Here, Nao Takagi – the engineer who developed the MAGVEL FADER PRO – reveals the secrets behind the crossfader’s story, focusing on the evolution of its mechanics.
The first model we put a lot of effort into developing a crossfader for was the DJM-909. It was also the first model with Feeling Adjust, which has optical crossfader position detection. You have to insert a hex key into a hole on the top panel next to the crossfader for the adjustment, instead of using a knob on the front panel for easy adjustment as you can with the MAGVEL FADER PRO.
The challenge back then was that using an optical-type fader meant there would be an increase in the component size. At the time, more and more open format DJs were gradually using DJM-900 Series mixers, so we wanted to downsize the fader to make it better for scratching. As a result, the first-generation MAGVEL FADER was born and we installed it in the DJM-T1.
The most significant change was that the crossfader position detection was changed from optical to magnetic (a method that detects the magnetic field emitted by a magnet). And this magnet is also the origin of the name MAGVEL FADER.
Many new functions have been created for DJ equipment, such as effect levers and pads, but I personally think most of them are reworkings of existing interfaces. I think the only DJ equipment controls that have evolved significantly are jogs and faders.
Turntablists are harsh critics of crossfaders. They try out crossfaders from various mixers and if they don’t like them, those faders will gradually disappear from clubs. In fact, at the time when the MAGVEL FADER PRO was being developed, there were probably only 2 faders left in the market that scratch DJs respected. As a mechanical engineer, I was motivated to make a great crossfader because I was convinced that, if we did, DJs would be happy with it and it would survive in the market.
Other companies were beginning to adopt feeling adjustment for their crossfaders, but it was common practice to disassemble and adjust the fader with tools. Our Feeling Adjust feature didn’t need disassembly but it still required tools, and some DJs said, it’s too dark in the booth, and they didn’t want to bring tools to their gigs to do this. So, we made it possible to adjust the feeling without any tools.
Both the DJM-909 and DJM-T1 had long-life faders, and our goal was to make them unbreakable no matter how many times they’re used for scratching. So, if we were going to make a battle mixer, we had to make sure it felt great to scratch with but was also unbreakable. We pursued this goal relentlessly.
Mass, smoothness, Feeling Adjust, and bounce when the crossfader is on the edge.
We interviewed many DJs but, because they were all highly skilled, they were able to perform with any decent crossfader and so we couldn’t find any common complaints. So, I started practicing scratching on my own. I’m a techno DJ so I had no scratching skills, but eventually I ended up being able to do at least a two-click flare. I collected many faders from other companies’ mixers, including old ones, and measured and tested every possible specification.
As I gradually learned to scratch, I found preferences for faders. Because I’m not a good scratch DJ, I began to find out that I could do a particular trick with a crossfader from mixer A, but not with a crossfader from mixer B. I broke down the characteristics required for a fader that is easy to scratch with into technical elements and thoroughly researched which characteristics would make it easier to scratch. For example, I added a weight to Company A’s fader and made it the same weight as Company B’s fader to see how it would affect the operation. The bounce and cut lag were the attributes I couldn’t provide an optimal solution for. Since this would need to vary depending on the level of scratch skill, style of scratching, and preferences, I made the MAGVEL FADER PRO customizable to the DJ.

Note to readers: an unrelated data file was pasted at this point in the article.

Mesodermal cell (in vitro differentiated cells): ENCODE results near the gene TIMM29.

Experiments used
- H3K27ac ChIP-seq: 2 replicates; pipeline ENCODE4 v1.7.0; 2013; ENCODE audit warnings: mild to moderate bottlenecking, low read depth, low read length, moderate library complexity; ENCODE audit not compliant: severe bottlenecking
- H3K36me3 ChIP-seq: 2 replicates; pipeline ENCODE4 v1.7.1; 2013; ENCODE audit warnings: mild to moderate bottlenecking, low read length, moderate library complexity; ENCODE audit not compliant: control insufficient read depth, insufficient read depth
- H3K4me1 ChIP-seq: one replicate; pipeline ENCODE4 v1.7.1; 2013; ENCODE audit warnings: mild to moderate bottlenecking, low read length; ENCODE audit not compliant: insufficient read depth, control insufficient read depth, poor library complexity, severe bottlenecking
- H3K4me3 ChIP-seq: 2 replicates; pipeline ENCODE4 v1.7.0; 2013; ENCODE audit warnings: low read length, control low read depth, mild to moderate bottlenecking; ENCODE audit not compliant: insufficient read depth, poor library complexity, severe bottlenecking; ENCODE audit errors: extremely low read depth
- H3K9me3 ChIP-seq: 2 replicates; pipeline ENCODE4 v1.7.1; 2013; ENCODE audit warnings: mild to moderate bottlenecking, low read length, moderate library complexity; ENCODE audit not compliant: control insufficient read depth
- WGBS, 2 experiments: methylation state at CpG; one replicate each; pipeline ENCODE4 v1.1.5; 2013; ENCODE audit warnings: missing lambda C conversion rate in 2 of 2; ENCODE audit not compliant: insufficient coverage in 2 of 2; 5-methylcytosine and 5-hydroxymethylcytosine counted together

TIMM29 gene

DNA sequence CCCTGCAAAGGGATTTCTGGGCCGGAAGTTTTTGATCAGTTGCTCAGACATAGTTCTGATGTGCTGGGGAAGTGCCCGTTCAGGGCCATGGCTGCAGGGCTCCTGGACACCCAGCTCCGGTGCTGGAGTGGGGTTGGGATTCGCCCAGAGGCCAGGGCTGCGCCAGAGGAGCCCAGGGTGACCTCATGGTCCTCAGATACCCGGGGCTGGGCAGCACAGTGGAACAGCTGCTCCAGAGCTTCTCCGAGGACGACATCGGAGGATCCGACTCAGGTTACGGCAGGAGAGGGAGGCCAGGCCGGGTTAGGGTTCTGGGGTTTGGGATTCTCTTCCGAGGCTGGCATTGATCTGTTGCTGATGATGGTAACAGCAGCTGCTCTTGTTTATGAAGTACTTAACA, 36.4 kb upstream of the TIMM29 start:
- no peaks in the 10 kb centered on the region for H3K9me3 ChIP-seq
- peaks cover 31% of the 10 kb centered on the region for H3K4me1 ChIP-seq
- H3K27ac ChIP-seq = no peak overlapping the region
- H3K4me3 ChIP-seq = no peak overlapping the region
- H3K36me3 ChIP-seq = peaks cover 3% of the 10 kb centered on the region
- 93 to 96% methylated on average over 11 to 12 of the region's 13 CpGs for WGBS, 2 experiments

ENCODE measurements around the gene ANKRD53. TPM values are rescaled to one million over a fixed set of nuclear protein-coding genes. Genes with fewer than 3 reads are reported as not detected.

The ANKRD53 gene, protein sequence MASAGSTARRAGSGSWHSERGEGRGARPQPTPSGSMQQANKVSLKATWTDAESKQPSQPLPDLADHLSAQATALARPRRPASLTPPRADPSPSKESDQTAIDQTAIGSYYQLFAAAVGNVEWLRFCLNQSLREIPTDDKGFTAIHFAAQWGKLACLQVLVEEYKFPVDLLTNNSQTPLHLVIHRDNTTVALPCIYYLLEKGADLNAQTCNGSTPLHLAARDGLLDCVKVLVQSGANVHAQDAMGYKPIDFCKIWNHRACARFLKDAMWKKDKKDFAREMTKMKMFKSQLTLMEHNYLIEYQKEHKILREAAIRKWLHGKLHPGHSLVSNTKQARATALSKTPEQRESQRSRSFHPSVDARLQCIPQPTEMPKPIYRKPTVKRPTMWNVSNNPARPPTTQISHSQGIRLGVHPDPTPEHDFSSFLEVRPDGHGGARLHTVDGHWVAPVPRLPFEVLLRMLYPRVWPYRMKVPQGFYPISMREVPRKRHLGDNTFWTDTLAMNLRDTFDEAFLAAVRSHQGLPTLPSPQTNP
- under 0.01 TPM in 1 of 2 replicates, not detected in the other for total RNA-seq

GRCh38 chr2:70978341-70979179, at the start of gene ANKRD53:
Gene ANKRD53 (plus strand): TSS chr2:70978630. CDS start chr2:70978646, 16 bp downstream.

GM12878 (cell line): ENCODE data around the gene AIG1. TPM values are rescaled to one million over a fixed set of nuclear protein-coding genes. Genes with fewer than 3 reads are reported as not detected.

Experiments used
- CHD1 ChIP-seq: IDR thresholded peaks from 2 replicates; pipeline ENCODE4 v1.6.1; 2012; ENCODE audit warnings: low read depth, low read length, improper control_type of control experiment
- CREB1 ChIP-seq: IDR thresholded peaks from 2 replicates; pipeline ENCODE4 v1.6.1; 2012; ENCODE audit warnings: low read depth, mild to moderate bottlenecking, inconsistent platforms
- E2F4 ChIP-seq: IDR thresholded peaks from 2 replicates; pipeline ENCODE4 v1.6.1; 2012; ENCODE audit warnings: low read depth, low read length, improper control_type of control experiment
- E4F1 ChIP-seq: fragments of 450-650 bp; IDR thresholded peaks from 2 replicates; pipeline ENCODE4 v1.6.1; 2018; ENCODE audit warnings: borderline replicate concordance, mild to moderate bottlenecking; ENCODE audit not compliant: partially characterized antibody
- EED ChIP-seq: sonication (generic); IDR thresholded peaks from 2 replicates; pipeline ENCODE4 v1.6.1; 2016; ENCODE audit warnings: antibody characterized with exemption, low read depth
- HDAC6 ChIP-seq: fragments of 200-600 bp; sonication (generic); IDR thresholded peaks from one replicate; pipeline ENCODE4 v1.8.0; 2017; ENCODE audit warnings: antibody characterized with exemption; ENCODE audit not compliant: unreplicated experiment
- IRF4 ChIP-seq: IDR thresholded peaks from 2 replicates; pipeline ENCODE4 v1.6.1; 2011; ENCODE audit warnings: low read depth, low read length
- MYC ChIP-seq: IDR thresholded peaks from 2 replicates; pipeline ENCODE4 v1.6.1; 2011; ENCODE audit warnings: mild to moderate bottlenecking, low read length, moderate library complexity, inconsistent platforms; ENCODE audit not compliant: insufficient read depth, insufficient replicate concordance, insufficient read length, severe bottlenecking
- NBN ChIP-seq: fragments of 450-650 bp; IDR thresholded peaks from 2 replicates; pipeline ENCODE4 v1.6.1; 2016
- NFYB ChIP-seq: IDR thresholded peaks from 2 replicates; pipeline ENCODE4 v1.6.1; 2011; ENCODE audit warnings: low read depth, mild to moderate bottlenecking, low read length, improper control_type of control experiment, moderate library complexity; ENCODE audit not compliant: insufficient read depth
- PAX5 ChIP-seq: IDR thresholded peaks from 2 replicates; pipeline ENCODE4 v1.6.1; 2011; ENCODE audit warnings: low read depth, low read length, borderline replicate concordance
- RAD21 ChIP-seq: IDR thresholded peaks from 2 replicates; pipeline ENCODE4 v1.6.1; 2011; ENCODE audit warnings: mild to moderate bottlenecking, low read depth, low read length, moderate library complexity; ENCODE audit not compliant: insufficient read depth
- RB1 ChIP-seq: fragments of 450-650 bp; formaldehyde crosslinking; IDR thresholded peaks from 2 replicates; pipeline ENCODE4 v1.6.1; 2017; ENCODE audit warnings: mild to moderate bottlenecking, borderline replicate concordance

It was difficult to get people in the team to understand that a 1g adjustment in fader weight would completely change the feel of the operation. Some just laughed at me when I said, "I want to use aluminum to make it 0.5g lighter."
I also had quite a bit of trouble getting the faders to run smoothly. Since Pioneer DJ makes CDJs, we had pedigree in making good CD drives. The CD drive has a traverse mechanism that moves a pickup which reads CD data but, if it doesn’t move accurately, data reading errors will occur. The traverse mechanism is made to be smooth and precise so that it can move accurately, and I wondered, “What if I could reproduce that precision in faders?” I disassembled a CDJ then attached a knob to the traverse mechanism inside and tried to move it. I also asked my colleagues in the CD drive development team to show me the sketches of drives. I even went to the actual site where CD drives were made to see the manufacturing process.
As a result, the most important parts of the MAGVEL FADER PRO were made with the same precision as the traverse mechanism. I wanted to finish the parts to an accuracy of 1 micrometer (1/1000 mm) in mass production, but our factory didn’t have a measuring instrument with that level of accuracy, so we had to buy one from Japan and have it installed.
We got pretty good feedback at the time of prototyping. We were concerned about the crossfader caps, so we made about 10 different prototypes and had DJs try them out before making our selections. We interviewed many well-known scratch-battle DJs.
I’m glad to see that Feeling Adjust has become an essential feature of battle mixers, including those from other companies. It may be a small change in the long history of scratch culture, but I’m pleased to have contributed to it.
Engineering section1 Engineering Department 2 Nao Takagi